The 2014 Impact Factors have been released by Thomson-Reuters, and the Journal of Geophysical Research number is 3.4. Yes, to two significant digits, it is exactly the same as last year’s Impact Factor. I hesitate to report anything more than 2 digits, because I don’t feel like the Impact Factor should be reported and used to that fine-scale precision.
Remember how the Impact Factor is calculated, being essentially the average citation in year 2014 of papers published in 2013 and 2012. Thomson-Reuters also calculates a 5-year Impact Factor, as well as some other measures of journal significance, and the 2014 5-year Impact Factor for JGR is 3.7, again identical to the 2013 value to two significant digits.
The flatness of these values reminds of the recruiting poster I received from Rose-Hulman Institute of Technology back in high school:
Yeah, RHIT is in a “zero slope” part of the country. By the way, for the rest of you RHIT alums out there, note that you can purchase this poster through the Rose-Hulman bookstore.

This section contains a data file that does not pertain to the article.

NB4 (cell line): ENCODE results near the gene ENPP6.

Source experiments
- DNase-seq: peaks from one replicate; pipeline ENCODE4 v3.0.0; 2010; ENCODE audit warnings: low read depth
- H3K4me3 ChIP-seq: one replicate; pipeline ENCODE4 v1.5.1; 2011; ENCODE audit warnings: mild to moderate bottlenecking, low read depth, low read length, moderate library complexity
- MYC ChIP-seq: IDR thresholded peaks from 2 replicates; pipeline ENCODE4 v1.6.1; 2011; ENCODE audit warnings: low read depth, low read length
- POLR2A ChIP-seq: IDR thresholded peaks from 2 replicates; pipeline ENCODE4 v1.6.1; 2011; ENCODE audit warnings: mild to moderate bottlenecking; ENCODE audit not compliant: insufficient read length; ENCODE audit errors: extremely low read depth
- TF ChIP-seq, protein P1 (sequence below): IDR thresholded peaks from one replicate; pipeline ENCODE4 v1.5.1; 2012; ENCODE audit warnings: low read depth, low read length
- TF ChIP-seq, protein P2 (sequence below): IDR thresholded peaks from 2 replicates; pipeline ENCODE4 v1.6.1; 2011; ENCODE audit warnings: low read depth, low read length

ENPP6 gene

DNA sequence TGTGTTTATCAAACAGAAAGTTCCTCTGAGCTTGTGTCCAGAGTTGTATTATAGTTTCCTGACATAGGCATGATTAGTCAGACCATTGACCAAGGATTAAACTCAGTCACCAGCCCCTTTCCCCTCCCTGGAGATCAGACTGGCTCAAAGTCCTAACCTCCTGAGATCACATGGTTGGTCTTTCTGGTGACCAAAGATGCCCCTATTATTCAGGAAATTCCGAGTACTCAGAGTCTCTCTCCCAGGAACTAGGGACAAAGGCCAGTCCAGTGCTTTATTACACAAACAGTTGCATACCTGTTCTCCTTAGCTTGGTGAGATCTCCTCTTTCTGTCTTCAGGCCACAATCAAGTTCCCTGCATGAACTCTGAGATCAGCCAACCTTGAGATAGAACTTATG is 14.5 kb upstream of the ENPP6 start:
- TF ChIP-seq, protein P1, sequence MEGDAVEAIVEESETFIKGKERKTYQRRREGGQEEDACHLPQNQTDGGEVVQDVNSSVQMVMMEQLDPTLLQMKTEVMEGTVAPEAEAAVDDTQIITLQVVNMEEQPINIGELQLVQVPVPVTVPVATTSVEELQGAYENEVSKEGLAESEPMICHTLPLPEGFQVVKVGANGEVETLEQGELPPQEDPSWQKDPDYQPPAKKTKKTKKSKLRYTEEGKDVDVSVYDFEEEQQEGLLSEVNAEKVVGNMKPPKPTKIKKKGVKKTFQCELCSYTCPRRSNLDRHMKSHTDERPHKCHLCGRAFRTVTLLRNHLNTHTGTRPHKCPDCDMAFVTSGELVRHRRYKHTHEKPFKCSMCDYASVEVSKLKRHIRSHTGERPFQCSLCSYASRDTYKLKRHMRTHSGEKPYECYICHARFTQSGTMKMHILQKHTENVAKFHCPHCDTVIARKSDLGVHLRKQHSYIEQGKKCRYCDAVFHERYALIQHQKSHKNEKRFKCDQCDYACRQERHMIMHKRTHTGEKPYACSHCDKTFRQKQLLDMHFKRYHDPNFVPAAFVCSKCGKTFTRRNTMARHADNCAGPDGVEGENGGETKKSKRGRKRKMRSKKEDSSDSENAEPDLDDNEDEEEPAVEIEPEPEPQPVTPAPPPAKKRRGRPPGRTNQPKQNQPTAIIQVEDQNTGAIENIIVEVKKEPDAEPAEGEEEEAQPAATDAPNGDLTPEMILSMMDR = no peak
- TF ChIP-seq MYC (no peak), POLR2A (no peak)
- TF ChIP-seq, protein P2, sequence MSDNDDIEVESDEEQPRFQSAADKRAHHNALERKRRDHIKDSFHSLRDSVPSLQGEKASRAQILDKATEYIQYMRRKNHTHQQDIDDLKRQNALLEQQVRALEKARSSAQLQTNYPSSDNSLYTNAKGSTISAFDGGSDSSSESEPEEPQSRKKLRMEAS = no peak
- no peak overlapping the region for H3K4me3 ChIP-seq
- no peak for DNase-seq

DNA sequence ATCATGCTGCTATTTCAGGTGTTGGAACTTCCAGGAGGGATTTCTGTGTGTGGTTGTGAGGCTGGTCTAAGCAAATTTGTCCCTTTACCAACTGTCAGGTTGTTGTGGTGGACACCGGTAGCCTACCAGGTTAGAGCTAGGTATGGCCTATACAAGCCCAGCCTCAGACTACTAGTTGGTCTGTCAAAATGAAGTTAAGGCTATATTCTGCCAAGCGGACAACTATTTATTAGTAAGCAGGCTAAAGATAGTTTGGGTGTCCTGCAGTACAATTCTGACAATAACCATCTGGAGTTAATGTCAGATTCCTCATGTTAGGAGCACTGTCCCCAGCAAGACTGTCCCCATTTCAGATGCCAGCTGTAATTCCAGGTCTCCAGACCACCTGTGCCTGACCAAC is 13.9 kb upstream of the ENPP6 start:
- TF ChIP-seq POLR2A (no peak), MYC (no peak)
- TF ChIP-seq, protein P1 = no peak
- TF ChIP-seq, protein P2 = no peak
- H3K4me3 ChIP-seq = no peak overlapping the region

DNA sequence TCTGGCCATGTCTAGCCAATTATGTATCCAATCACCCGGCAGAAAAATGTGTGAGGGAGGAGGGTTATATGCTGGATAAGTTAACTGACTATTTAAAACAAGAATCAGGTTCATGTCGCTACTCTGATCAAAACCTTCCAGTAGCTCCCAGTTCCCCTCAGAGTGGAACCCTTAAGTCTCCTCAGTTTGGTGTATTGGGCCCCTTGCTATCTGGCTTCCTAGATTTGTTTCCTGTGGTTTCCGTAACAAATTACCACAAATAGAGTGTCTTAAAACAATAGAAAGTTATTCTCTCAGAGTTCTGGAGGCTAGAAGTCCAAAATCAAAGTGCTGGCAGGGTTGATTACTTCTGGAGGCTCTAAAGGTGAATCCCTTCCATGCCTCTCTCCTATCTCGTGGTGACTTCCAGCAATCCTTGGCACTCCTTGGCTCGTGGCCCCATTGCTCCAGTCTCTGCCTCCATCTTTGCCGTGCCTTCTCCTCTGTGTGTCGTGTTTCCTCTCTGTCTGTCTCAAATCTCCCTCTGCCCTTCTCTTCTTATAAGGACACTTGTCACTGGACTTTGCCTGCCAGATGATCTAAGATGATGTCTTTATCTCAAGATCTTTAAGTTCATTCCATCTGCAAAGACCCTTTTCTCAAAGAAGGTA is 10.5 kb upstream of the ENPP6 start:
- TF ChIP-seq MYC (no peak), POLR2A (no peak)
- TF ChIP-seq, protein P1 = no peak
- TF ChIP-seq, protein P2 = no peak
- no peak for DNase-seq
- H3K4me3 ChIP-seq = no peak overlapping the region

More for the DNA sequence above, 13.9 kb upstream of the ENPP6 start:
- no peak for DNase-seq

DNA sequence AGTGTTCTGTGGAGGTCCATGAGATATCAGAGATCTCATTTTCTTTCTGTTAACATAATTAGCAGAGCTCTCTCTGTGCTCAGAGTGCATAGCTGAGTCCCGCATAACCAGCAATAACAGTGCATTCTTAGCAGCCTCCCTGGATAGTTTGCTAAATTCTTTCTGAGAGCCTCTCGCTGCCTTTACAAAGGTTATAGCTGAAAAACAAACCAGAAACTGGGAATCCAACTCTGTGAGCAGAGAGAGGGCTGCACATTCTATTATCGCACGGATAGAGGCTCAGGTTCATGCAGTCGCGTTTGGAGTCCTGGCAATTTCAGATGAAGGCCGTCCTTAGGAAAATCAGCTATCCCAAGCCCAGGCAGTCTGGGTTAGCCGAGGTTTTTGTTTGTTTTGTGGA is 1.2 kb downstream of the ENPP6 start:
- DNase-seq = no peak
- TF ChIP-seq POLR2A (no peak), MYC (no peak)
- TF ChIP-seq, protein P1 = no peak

Okay, back to Impact Factor: another point to make about it is that this is still a value for all sections of JGR combined. Each section has its own journal identifier now, though, so, either in 2015 or 2016, the sections will be split and receive individual values. For now, however, all sections are lumped together in a single calculation.
Compared to last year’s 8% increase in Impact Factor, this 0% increase is a bit disappointing. On the other hand, at least it didn’t go down. I’ll download the Journal Citation Report and take a closer look at the numbers behind this index to see if there is something to be learned.